The new steel twin spar frame is a much welcomed form of evolution as well, because it changes the entire dynamic of the bike. it uses the engine as a stressed member, and has a new bolt-on sub frame which, in addition to reducing the cost of you having to replace the entire chassis in the event of a bad crash, it has also made way for a new, narrower swingarm. And this latter bit, when coupled with the relocation of the airbox to the central portion of the tank, means the Himalayan 450 has a much narrower waist than before, which helps is great news for when you stand up on the bike and hit those gnarly trails.

There's a bit of a nice intake whine that I noticed as well. With no side panels in the way you get a better grip of the bike with your ankles and the shape of the new 17-litre tank aids in you having more control and feel of the bike with your legs. Just as before, the bike took on loose rocks and gravel like it was no big deal and if you really want to find out why adventure bikes manufacturers go with a bigger 21-inch wheel up front, well, the Himalayan 450 will be more than happy to show you why over big riverbed boulders. You may need to visit your chiropractor after, but one thing's for sure, the bike will get you through it.

The Himalayan 450 is not as tall as it looks. Seat height is at 825mm and can be raised by 20mm by moving some rods around under the seat. Getting aboard isn't as tasking as it was on the older Himalayan (411) and if you're about 5'9, it's easy to get both feet on the ground this time too. There's a shorter 805-825mm adjustable seat option as well. The seat is massive and allows you to move around quite a bit which is great news for long touring stints.

What I appreciate about the Himalayan 450 is the fact that it does just what the older 411 did, but excels where the older bike fell short. Out on the highway for example, it feels like a comfy long-distance touring machine, but now it gets a sixth cog (one more than the 411) and the bike can hold a speed of about 120kmph without feeling overly stressed (like the older bike over 90kmph). Yes it can go faster still, but it feels a tad out of place. The brakes work a lot better and the bike takes on sweeping bends with a lot more composure, aided by the fine rubber that RE and Ceat have come up with specifically for this bike.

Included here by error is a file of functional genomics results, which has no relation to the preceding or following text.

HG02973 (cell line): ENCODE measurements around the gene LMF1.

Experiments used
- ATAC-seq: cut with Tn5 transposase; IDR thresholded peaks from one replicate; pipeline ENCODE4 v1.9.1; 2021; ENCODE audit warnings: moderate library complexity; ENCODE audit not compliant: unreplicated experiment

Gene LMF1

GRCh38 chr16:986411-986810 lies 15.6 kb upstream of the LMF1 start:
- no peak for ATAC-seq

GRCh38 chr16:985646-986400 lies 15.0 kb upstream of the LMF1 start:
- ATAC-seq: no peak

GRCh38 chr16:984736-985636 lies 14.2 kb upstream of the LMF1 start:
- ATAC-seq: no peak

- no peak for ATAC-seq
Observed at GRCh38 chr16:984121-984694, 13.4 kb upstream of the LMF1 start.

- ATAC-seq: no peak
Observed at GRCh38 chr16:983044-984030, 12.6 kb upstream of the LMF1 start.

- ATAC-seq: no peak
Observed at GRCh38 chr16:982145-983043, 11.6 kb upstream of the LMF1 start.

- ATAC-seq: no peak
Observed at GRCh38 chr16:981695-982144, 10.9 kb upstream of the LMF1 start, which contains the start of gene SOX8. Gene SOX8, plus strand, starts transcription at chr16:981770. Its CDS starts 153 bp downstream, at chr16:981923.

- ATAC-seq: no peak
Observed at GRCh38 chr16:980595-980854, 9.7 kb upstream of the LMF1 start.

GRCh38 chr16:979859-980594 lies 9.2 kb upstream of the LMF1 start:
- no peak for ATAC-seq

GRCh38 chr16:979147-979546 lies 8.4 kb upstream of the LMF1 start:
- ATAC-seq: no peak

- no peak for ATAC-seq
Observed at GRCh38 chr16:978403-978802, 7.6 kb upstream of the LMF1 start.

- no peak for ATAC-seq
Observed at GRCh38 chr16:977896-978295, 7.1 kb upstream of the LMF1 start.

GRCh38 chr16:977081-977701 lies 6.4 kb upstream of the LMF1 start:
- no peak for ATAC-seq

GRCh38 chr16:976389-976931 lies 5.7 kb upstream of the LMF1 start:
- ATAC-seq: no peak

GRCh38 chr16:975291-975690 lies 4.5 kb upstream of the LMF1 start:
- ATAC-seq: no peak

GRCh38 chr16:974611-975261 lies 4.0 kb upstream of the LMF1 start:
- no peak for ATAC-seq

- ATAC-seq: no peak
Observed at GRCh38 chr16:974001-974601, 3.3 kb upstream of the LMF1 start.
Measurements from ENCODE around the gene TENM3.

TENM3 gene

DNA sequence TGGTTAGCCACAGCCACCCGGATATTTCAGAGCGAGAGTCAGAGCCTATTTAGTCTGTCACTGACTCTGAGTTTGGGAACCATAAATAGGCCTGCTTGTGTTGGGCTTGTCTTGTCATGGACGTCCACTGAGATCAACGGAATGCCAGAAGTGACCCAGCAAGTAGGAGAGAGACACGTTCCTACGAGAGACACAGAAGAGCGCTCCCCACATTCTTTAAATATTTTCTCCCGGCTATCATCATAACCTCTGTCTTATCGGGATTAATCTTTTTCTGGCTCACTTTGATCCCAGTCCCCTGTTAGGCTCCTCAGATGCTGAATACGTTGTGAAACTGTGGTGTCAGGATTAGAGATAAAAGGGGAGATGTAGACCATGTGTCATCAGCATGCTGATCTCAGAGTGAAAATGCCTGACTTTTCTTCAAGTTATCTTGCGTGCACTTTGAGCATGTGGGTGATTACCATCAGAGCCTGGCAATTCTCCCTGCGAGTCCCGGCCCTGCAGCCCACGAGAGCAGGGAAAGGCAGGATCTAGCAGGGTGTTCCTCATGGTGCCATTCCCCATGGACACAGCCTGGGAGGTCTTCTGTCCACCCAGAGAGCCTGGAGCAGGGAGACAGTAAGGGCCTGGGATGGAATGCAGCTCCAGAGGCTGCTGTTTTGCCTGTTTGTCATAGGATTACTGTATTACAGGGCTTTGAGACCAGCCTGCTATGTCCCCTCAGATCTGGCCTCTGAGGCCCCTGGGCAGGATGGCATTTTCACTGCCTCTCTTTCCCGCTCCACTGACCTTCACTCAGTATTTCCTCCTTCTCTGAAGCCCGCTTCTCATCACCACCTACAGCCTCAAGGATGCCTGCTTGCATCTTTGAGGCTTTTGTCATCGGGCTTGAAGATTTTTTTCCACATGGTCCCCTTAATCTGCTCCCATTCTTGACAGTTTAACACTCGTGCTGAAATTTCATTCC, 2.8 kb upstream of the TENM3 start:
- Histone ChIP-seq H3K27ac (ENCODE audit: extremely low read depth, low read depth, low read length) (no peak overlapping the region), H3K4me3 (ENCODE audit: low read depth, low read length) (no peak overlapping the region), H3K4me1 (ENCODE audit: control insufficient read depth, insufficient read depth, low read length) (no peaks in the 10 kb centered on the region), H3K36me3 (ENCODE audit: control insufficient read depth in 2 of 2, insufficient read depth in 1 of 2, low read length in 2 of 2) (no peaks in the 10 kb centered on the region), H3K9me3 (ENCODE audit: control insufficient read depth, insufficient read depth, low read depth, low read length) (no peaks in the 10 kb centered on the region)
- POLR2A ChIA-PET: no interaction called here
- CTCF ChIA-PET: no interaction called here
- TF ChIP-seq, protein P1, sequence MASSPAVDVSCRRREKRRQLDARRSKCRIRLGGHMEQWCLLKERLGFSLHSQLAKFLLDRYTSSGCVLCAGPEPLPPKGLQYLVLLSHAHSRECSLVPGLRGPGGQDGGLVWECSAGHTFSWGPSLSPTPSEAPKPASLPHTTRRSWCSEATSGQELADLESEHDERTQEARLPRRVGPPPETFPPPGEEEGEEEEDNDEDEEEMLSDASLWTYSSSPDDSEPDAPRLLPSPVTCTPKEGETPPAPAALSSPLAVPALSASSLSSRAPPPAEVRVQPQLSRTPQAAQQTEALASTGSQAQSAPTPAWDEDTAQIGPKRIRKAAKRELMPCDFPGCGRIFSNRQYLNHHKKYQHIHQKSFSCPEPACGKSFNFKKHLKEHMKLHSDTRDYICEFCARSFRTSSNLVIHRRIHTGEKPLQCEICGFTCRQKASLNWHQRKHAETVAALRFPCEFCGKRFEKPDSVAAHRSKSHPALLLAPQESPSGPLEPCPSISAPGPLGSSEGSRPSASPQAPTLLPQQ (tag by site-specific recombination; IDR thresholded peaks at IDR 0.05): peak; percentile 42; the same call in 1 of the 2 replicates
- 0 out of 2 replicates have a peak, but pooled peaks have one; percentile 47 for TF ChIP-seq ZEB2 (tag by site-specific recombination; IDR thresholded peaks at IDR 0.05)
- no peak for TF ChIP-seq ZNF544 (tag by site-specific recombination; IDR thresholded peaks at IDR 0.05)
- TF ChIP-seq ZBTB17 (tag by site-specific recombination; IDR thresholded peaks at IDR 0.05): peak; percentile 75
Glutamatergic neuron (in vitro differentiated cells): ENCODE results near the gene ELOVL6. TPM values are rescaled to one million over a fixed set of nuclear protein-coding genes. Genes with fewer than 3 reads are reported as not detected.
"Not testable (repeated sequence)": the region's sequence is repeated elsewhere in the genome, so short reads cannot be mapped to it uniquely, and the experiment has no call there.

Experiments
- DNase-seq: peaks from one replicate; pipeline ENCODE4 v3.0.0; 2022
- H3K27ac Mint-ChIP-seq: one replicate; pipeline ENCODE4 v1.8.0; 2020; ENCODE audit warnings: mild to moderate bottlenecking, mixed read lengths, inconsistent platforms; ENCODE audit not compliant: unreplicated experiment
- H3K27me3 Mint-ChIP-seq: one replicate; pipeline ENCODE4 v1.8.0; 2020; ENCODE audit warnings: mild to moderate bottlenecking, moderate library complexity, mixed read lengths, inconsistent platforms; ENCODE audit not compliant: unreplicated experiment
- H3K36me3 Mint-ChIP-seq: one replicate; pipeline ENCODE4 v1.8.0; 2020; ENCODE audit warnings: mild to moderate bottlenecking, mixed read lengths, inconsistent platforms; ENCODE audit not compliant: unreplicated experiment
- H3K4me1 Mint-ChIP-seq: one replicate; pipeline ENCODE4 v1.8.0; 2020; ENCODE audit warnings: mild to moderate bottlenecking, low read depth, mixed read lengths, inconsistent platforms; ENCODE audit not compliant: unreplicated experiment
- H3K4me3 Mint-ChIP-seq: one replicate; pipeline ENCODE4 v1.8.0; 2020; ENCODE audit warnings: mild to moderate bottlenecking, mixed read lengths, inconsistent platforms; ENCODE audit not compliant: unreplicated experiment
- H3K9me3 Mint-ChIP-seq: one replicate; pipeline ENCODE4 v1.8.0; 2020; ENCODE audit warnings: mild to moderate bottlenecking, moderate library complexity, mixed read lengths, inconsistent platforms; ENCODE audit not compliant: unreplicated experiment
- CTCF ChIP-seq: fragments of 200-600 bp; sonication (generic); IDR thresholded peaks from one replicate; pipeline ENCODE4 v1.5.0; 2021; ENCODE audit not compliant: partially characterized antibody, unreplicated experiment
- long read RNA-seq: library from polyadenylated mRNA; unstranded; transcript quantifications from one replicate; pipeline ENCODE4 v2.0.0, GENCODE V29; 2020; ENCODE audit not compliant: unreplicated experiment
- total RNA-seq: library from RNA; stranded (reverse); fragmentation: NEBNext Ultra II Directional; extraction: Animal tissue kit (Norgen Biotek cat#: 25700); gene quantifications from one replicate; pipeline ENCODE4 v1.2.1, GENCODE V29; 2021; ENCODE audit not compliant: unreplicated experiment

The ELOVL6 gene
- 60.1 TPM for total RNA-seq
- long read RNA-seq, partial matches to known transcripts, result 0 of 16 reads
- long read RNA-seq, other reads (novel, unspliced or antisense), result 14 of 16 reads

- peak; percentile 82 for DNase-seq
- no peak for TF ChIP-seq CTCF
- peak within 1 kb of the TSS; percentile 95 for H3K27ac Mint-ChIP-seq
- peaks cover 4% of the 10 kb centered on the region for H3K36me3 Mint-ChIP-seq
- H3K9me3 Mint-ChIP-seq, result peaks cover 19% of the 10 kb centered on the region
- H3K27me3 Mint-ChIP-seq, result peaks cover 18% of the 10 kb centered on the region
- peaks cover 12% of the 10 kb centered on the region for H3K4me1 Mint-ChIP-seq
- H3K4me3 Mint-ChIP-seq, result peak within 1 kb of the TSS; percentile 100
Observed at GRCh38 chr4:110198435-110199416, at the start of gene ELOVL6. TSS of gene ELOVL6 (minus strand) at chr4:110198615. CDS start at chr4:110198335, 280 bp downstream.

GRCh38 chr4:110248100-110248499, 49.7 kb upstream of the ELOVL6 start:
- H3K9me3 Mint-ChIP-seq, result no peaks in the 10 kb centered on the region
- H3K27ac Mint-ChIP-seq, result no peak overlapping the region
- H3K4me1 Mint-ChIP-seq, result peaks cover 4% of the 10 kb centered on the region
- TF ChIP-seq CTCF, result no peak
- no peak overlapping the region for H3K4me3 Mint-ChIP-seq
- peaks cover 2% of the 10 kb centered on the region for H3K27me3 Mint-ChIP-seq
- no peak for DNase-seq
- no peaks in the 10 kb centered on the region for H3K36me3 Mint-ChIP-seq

The Himalayan 450s design, its dynamics and the power on tap make it one of those motorcycles that doesn't make you think twice. You just point it in the direction you want to go, and go. It's that simple. And it's in this simplicity where its true beauty lies. Plus it has that awesome screen which you can cast your map on, which is simply brilliant and makes you wonder why no one else has done it up till this point.

Many people currently see Royal Enfield as one of those manufacturers who usually play catch-up to the rest of the bike makers in terms of technologies implemented into their motorcycles. But in terms of usable features, overall design aesthetics and most importantly functionality, the Himalayan 450 feels like it has the upper hand.

Now the old 411 was and still is considered a very capable machine, drawing a decent fan following overseas too. After having ridden the Himalayan in its old and updated avatars across borders, its outstanding points it, without doubt, had to be its composure over the rough stuff off-road once you got up to speed, coupled with its pliant suspension and generous seating arrangement which made it one of the most comfortable bikes to ride long-distance. Yes, it was lacking in certain areas, primarily in terms of power delivery and it felt top-heavy and could prove a handful in certain off-road scenarios, but this new Himalayan 450 takes over the good bits of the older bike and more than makes up for all of the older one's shortcomings.

Now this here is what you call a thoroughbred off-roader! While also being more than capable of any long-distance touring plans you can come up with, because it should be an absolute treat on the highway as well. It's built to be a jack of all trades of sorts â€" to take on everything â€" and heck, it really feels so. It feels like the real deal! Now, come on RE, hurry up with those cross-spoke wheels already!

Photography: Anis Shaikh